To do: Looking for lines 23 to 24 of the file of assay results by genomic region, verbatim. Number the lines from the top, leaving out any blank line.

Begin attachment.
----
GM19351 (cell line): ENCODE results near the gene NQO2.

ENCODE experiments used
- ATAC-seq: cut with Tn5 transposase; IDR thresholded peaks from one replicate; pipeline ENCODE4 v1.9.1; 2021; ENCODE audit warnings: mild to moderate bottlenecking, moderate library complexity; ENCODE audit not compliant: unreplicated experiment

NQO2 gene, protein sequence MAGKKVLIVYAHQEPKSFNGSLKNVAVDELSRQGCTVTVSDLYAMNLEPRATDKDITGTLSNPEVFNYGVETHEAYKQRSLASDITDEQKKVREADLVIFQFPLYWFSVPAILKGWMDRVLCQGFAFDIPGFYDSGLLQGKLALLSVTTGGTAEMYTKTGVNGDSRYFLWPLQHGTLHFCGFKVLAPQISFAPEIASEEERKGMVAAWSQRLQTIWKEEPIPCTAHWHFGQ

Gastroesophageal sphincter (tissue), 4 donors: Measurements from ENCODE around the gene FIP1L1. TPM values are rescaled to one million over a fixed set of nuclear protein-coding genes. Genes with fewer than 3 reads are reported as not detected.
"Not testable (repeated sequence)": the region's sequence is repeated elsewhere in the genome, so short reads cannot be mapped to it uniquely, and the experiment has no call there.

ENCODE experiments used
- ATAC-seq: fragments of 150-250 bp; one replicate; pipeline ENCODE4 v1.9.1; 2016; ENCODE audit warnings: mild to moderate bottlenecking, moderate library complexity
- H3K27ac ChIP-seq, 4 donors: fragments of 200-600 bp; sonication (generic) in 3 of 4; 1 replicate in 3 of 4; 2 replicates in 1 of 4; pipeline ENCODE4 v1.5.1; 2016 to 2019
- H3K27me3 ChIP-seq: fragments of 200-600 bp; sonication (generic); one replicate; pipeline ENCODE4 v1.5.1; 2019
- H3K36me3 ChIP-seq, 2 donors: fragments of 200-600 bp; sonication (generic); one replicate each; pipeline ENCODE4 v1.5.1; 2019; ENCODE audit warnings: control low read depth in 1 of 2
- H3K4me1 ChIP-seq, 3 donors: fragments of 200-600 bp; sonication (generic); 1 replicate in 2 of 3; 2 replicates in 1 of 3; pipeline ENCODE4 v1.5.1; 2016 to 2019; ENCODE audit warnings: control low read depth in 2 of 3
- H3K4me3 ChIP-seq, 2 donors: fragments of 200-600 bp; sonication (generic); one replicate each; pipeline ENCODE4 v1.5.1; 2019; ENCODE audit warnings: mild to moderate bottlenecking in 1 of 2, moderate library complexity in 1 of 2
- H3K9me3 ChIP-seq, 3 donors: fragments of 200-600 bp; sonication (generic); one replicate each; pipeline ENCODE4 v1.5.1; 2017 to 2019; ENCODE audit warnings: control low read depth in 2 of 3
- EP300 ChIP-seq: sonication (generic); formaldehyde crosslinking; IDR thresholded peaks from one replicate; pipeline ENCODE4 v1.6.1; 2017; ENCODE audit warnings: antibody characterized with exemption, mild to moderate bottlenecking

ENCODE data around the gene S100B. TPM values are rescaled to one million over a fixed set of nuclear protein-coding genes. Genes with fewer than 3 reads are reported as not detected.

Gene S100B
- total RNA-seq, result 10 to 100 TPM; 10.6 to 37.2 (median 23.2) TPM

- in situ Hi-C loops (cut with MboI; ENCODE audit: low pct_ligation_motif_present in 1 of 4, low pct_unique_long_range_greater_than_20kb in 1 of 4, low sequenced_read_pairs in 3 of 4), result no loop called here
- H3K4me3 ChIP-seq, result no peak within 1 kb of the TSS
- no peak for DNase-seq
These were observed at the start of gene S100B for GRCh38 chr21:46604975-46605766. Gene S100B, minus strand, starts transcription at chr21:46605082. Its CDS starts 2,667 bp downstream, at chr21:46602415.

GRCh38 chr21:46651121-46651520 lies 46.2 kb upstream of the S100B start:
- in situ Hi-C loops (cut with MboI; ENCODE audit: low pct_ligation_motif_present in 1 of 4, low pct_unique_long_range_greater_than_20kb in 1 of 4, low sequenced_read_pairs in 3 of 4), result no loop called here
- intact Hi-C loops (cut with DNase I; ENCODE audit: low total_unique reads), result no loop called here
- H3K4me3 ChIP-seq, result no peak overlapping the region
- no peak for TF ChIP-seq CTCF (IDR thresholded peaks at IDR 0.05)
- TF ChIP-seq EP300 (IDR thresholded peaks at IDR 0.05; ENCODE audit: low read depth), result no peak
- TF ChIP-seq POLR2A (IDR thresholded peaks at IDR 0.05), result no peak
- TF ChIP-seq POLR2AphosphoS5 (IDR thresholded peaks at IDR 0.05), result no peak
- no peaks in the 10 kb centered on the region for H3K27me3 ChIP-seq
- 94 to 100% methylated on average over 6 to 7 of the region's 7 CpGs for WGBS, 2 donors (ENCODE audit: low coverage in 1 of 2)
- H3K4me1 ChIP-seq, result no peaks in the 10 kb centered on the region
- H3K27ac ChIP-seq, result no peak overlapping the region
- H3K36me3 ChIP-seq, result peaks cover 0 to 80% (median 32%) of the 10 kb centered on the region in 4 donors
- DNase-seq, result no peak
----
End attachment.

GRCh38 chr21:46651121-46651520 lies 46.2 kb upstream of the S100B start:
- in situ Hi-C loops (cut with MboI; ENCODE audit: low pct_ligation_motif_present in 1 of 4, low pct_unique_long_range_greater_than_20kb in 1 of 4, low sequenced_read_pairs in 3 of 4), result no loop called here